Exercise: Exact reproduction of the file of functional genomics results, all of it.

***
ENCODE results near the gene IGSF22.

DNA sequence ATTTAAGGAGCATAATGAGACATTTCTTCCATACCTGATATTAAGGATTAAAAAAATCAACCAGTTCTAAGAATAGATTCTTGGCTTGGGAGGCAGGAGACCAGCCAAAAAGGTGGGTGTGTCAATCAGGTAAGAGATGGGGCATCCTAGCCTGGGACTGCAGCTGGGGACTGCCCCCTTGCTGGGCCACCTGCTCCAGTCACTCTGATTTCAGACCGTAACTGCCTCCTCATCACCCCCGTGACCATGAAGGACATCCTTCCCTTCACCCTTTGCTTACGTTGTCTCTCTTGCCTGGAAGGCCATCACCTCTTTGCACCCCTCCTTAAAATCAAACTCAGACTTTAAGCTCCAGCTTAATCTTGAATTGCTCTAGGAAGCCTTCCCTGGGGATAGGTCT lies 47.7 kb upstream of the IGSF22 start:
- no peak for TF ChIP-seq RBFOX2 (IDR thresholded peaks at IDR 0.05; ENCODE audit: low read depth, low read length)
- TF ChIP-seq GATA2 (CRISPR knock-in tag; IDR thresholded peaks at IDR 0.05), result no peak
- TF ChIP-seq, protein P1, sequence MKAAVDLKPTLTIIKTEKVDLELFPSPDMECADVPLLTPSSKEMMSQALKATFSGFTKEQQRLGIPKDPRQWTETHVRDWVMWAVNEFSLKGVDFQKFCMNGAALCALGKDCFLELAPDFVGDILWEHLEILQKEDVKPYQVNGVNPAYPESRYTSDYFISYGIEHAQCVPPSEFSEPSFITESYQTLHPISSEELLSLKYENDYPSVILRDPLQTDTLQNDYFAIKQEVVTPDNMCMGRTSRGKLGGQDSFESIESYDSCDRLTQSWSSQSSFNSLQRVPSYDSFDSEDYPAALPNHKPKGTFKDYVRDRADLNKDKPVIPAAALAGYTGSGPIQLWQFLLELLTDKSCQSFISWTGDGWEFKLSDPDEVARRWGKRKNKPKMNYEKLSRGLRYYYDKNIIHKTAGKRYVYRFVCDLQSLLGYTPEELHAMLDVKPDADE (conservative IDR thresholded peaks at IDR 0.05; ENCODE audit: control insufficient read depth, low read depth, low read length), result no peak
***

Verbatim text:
ENCODE results near the gene IGSF22.

DNA sequence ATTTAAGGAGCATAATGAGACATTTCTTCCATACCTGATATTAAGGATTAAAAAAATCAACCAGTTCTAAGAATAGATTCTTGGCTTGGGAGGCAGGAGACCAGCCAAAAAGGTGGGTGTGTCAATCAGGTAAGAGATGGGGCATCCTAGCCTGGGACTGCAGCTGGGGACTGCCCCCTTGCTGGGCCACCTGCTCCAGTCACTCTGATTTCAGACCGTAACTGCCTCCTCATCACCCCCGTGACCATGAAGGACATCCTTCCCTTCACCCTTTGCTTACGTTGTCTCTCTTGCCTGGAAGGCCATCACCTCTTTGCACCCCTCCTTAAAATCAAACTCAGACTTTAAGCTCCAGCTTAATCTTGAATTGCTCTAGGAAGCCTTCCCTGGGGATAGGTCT lies 47.7 kb upstream of the IGSF22 start:
- no peak for TF ChIP-seq RBFOX2 (IDR thresholded peaks at IDR 0.05; ENCODE audit: low read depth, low read length)
- TF ChIP-seq GATA2 (CRISPR knock-in tag; IDR thresholded peaks at IDR 0.05), result no peak
- TF ChIP-seq, protein P1, sequence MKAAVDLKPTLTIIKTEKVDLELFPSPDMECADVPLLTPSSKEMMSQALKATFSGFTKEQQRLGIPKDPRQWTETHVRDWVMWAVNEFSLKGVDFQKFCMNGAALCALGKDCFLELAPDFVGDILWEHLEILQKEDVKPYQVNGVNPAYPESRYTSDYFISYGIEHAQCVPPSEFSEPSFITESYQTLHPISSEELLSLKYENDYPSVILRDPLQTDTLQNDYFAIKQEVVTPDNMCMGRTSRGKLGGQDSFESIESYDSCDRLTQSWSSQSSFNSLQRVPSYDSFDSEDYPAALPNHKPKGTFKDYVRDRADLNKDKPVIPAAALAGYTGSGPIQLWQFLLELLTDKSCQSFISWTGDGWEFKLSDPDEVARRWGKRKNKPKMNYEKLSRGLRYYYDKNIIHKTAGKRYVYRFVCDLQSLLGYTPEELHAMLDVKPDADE (conservative IDR thresholded peaks at IDR 0.05; ENCODE audit: control insufficient read depth, low read depth, low read length), result no peak